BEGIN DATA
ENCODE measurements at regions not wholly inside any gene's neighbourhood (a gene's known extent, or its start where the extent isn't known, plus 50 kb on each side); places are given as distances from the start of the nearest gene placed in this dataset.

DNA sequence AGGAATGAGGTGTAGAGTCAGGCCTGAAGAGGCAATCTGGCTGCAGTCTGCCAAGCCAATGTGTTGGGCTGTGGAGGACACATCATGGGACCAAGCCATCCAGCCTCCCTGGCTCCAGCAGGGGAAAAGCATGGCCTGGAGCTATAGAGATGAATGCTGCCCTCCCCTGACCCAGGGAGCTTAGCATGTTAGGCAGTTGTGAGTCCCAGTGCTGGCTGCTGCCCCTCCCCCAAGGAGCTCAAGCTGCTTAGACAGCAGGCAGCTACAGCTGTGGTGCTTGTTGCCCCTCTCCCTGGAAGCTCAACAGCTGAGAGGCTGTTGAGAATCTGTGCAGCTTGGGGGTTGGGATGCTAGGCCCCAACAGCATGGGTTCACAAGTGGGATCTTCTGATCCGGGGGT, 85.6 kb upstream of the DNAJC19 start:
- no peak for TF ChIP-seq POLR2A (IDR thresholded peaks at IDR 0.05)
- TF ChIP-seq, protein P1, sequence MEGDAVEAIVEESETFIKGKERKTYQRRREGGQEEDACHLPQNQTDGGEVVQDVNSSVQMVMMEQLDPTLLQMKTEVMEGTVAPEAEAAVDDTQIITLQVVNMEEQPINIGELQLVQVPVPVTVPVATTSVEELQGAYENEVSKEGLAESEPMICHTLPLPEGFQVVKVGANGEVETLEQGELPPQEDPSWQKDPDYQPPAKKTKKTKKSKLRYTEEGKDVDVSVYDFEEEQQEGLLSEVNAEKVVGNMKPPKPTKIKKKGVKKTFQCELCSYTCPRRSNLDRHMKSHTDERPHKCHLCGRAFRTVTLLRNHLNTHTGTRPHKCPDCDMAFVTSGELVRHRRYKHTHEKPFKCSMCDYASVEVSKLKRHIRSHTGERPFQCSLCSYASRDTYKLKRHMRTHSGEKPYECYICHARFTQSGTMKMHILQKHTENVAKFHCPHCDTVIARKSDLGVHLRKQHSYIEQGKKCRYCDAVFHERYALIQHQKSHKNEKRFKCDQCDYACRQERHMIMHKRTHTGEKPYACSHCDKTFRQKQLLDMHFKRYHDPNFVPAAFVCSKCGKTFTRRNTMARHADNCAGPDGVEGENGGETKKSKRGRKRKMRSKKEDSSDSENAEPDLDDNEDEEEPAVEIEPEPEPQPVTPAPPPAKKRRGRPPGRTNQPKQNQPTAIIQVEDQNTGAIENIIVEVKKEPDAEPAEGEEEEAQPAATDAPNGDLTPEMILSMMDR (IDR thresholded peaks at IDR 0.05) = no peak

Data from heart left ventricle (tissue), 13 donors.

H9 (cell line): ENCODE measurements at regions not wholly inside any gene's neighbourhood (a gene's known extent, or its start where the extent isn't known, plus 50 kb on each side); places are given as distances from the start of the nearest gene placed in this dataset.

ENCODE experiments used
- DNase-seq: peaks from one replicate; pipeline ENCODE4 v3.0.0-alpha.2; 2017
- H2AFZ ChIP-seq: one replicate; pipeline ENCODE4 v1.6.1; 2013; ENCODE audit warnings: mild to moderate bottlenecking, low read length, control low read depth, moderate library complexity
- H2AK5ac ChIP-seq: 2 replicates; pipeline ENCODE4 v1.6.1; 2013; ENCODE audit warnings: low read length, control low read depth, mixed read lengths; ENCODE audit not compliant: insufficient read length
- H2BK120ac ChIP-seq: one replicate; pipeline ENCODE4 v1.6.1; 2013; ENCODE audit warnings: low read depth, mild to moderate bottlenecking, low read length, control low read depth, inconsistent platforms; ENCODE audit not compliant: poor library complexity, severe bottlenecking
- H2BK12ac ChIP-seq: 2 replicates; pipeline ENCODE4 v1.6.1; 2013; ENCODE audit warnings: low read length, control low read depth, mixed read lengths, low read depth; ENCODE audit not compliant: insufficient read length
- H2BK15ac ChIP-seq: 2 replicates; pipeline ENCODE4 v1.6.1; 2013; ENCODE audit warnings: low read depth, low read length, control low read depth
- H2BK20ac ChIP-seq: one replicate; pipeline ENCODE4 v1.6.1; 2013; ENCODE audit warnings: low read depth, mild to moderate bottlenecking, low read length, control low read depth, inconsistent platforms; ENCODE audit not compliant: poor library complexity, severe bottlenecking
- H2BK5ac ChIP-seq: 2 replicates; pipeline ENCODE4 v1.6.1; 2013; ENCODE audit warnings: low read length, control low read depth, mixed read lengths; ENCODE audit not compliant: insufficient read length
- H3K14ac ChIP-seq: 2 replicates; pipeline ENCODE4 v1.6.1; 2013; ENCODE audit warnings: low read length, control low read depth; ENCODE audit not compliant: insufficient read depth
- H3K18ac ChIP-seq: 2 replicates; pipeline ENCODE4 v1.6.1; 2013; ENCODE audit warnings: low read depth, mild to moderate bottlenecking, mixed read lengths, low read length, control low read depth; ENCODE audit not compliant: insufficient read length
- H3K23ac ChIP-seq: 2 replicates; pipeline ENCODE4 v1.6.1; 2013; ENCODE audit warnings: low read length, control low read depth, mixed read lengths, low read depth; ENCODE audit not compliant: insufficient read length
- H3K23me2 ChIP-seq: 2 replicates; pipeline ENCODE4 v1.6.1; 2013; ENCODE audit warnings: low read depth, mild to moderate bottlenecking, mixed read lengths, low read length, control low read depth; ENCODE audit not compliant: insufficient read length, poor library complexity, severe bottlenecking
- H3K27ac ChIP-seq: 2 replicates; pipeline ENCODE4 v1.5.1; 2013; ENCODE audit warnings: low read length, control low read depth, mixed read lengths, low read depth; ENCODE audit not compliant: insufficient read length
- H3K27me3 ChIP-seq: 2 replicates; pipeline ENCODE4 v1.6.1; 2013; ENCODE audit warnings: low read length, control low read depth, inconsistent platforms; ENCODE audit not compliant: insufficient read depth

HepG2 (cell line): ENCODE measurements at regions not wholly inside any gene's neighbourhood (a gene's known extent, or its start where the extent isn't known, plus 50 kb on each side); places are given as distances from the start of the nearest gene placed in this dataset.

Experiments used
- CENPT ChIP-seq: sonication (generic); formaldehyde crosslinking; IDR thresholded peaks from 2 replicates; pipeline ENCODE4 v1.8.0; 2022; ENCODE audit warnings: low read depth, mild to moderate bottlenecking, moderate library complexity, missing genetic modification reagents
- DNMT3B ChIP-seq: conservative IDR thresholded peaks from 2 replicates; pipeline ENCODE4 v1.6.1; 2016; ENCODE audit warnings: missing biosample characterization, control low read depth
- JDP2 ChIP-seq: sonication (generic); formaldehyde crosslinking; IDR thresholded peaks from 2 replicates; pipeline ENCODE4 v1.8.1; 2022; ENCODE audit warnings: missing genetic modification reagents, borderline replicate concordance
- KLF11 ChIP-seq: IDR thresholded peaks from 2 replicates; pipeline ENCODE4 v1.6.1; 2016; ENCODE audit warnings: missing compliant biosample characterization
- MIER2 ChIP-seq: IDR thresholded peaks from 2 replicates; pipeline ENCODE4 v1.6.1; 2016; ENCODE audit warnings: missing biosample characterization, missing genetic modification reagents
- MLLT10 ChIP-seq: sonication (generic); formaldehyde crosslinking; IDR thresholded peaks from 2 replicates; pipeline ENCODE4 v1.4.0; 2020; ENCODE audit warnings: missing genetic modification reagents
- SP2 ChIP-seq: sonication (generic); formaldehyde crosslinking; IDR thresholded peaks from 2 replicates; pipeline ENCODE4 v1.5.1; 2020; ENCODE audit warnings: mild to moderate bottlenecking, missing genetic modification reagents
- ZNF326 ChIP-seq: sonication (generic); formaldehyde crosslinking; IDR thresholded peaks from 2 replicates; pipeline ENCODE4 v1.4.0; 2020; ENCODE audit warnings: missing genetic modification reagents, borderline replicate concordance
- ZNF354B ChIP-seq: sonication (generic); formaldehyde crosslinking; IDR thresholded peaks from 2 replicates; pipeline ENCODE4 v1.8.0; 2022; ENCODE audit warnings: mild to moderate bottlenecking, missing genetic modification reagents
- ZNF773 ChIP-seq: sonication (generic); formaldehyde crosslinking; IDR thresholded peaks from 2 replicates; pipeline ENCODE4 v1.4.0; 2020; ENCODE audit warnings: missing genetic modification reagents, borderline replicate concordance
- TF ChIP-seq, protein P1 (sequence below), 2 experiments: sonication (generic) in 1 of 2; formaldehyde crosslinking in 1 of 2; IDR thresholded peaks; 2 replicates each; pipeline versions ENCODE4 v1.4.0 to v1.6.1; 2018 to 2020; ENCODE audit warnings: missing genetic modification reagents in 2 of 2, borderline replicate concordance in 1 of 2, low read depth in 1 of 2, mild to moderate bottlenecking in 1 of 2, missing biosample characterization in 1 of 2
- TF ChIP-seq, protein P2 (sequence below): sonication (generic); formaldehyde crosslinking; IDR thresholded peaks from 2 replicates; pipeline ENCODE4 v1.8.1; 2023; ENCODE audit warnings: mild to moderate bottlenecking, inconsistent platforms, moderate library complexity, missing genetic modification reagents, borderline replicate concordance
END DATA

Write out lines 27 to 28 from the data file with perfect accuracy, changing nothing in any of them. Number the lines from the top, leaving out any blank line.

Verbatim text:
- KLF11 ChIP-seq: IDR thresholded peaks from 2 replicates; pipeline ENCODE4 v1.6.1; 2016; ENCODE audit warnings: missing compliant biosample characterization
- MIER2 ChIP-seq: IDR thresholded peaks from 2 replicates; pipeline ENCODE4 v1.6.1; 2016; ENCODE audit warnings: missing biosample characterization, missing genetic modification reagents